Promising New Testing and Treatment Options for Alzheimer’s

Dec 12, 2023 at 11:52 am by kbarrettalley

By Marti Webb Slay

 The summer of 2023 brought some important improvements in diagnostic screening and treatment options for Alzheimer’s disease. David S. Geldmacher MD, Director of the Division of Memory Disorders and Behavioral Neurology at UAB, called the developments a revolution.

“A blood-based biomarker screening test that came out this summer is a game changer,” Geldmacher said. “Since Alzheimer’s was identified in 1906, the definitive diagnosis has eluded us. Only in the last several years have PET scans been able to demonstrate the presence of the amyloid plaque in the brain. And even that is not enough to tell us that Alzheimer’s disease is definitely the cause of memory loss because many of us will accumulate some plaque over the course of our lifetime and that, by itself, may not be particularly toxic. Now the blood-based biomarkers allow us to identify the presence of the abnormal Alzheimer protein (amyloid beta) and also identify evidence it is causing damage to the brain.”

PET scans and spinal fluid biomarkers can support an Alzheimer’s diagnosis, but they are difficult to access. “There are only a few PET scanners in the state, and not many physicians want to do spinal taps,” Geldmacher said. The blood-based biomarker screen, which is commercially available and can be drawn at local lab facilities, can indicate the probability of whether PET scan, which is a more definitive test, will identify Alzheimer’s changes in the brain.

“Now physicians have the opportunity to really understand the biological relationship between blood biomarkers and the likelihood that Alzheimer’s is causing memory symptoms,” he said. “For patients, this means that if you forgot your car keys or misplaced your glasses, and the biomarker screen is negative, then Alzheimer’s disease is almost certainly not the cause of your symptoms. And that’s good news to have.”

While the screening test has proven to be effective, it is not yet covered by most insurance, including Medicare. “The downside is the clinical utility and cost effectiveness has not yet been demonstrated to Medicare to their satisfaction,” Geldmacher said. “So for now, Medicare and other insurers don’t pay for this testing. It is out of pocket, and the cost ranges from hundreds of dollars up to several thousand. Many people find it critically important to know whether or not they have Alzheimer’s changes in their brain so they are willing to make that investment.”

New medications are the second aspect of the Alzheimer’s summer 2023 revolution. In July, the FDA granted full approval to Leqembi®, and Medicare extended coverage for the drug. Also in July, JAMA published a successful Phase III trial of donanemab.

These new drugs are important because while the older drugs out there can make brain cells work better, they don’t alter the cells’ survival. This new medicine reduces the rates of brain cell death, so they slow the progression whereas the old drugs simply delay the progression. Lecanemab (Leqembi) slows the clinical progression of the disease by 25 to 35 percent. This can add years of independence for someone whose symptoms are mild.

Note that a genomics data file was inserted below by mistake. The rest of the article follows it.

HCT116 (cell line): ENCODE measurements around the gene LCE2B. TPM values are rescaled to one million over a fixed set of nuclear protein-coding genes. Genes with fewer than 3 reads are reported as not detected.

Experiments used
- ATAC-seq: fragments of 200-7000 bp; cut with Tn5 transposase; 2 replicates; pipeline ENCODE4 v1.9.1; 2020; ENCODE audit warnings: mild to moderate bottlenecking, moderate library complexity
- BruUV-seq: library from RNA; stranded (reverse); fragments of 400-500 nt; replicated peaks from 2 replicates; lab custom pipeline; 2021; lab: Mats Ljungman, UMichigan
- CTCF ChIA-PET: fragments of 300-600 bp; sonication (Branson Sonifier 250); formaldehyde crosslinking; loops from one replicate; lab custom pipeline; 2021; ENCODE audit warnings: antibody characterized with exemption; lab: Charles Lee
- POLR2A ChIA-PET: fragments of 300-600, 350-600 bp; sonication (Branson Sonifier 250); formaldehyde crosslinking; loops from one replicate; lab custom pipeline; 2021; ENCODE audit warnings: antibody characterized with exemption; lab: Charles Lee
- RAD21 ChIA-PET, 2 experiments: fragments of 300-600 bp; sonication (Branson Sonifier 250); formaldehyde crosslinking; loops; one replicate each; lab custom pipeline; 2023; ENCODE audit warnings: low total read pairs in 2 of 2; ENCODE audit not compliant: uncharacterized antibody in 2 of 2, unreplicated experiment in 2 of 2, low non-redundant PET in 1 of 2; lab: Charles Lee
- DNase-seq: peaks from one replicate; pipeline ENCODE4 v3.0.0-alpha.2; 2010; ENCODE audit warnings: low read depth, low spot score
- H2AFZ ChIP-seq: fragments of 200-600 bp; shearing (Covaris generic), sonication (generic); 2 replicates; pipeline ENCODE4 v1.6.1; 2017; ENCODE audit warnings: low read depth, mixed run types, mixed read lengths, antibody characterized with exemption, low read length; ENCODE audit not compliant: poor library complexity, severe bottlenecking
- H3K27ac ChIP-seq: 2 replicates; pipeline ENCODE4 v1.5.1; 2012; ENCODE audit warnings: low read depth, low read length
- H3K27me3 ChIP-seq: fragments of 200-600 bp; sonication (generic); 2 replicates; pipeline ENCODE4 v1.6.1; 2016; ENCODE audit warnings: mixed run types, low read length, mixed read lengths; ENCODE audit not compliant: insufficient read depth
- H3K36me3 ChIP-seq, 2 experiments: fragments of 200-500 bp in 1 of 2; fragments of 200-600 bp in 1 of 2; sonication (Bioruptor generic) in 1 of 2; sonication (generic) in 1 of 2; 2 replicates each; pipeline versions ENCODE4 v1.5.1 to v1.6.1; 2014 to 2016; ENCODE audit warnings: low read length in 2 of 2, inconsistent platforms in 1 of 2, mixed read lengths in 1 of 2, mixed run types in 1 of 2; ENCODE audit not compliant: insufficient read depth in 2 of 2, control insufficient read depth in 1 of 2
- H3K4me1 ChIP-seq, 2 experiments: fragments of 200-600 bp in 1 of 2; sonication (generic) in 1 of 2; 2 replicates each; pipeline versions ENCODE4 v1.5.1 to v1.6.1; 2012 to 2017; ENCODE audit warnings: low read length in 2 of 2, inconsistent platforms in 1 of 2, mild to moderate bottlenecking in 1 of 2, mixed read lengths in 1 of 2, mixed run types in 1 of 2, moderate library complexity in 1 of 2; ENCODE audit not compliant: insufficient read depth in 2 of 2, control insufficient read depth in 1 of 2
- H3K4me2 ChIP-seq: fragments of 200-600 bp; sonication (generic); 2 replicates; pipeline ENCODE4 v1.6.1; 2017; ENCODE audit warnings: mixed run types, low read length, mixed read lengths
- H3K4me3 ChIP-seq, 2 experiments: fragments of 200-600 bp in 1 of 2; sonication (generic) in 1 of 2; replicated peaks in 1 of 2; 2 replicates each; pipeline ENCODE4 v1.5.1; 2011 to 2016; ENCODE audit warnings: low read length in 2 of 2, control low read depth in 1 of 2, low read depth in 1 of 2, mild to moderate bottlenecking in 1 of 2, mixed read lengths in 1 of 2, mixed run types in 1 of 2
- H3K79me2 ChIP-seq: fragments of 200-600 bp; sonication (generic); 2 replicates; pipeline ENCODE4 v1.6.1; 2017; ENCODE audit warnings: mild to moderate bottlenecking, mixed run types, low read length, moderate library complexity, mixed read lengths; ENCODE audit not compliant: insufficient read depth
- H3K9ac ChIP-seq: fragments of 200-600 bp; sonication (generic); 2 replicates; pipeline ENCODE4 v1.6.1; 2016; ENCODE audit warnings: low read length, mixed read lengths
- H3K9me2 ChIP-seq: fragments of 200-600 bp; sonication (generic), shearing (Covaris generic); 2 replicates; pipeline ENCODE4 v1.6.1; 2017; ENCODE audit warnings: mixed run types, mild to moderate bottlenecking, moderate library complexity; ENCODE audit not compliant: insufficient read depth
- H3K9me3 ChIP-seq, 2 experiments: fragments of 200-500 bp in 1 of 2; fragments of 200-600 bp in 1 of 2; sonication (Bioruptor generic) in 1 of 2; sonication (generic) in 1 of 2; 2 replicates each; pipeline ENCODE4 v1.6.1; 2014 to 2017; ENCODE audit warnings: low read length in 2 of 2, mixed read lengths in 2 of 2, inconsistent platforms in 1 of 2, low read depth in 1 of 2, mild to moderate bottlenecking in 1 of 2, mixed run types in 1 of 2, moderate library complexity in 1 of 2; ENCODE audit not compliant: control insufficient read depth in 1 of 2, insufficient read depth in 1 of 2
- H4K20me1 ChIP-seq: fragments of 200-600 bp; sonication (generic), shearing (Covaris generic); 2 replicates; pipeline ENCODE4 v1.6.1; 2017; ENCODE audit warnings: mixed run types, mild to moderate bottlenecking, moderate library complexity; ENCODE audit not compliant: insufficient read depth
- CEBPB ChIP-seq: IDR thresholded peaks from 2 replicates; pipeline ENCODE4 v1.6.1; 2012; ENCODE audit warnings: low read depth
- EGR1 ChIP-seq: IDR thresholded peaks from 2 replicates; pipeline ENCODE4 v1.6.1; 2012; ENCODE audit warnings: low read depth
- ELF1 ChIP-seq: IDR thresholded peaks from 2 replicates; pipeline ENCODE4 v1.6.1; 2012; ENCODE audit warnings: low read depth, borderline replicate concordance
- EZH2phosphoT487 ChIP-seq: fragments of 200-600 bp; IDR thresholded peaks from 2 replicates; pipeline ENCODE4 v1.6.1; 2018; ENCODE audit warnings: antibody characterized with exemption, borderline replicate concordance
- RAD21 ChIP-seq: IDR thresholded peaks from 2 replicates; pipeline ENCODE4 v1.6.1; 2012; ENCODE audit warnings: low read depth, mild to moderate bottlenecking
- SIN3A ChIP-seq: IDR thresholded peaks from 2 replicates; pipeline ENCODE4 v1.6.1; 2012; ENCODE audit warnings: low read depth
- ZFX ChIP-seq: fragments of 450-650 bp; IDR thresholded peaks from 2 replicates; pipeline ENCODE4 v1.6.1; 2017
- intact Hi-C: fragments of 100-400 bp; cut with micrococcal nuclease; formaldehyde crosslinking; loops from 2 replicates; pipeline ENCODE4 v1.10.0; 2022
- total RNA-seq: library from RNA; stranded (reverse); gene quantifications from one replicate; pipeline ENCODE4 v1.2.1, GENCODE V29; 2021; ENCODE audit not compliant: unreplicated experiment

“The challenge will be to distinguish whether the disease progression is just delayed or actually slowed down, because that can’t be demonstrated by memory tests in the office,” Geldmacher said. “The magnitude of effect for the two medicines is pretty similar for the first year. At some point, probably at six, 12 or 18 months, we’ll redo the PET scan. If the amyloid is gone from the brain, then we’ll know the drug has done its job and we’ll stop using it.

“The trial of donanemab provides hope that the drug can, in fact, be discontinued at some point. At six months of treatment, a third of the people had their amyloid gone. At 18 months of treatment, more than 80 percent had their amyloid gone. So now clinicians thinking that we probably don’t need to give most patients more than 18 months of treatment. Or we can check, and if the amyloid is gone, we’ll stop the drug. Data from two different medications on the rate of re-accumulation of amyloid after stopping the drugs suggests that the amyloid will still be below the threshold of treatment for five to eight years after stopping the medicine.”

Cost will be one of the big questions for the new medicines. While one of the old medicines, Aricept, costs about $100 per month, Leqembi costs over $2000 per month. In addition, it must be administered by infusion every two weeks. “This fall, Leqembi announced preliminary results for a subcutaneous injection, so they are continuing to develop simpler means to administer it,” Geldmacher said. “We don’t yet know if it would be home administration, like with insulin for diabetes patients.”

Although many questions still remain about the cost-effectiveness of both the screening test and new medications, as well as the convenience of administering the new drugs, it is clear that these new developments will provide many answers in the treatment of Alzheimer’s disease.

“Even if this is not something we are using 20 years from now, it’s something that will inform what we should be working on,” Geldmacher said. “In the end, we are trying to get the right drug to the right people at the right time. And for the moment, that involves some up-front costs, but we expect to save a lot of back end costs for people too.”

Sections: Clinical

May 2024

May 21, 2024 at 01:33 pm by kbarrettalley

Your May 2024 Issue of Birmingham Medical News is Here!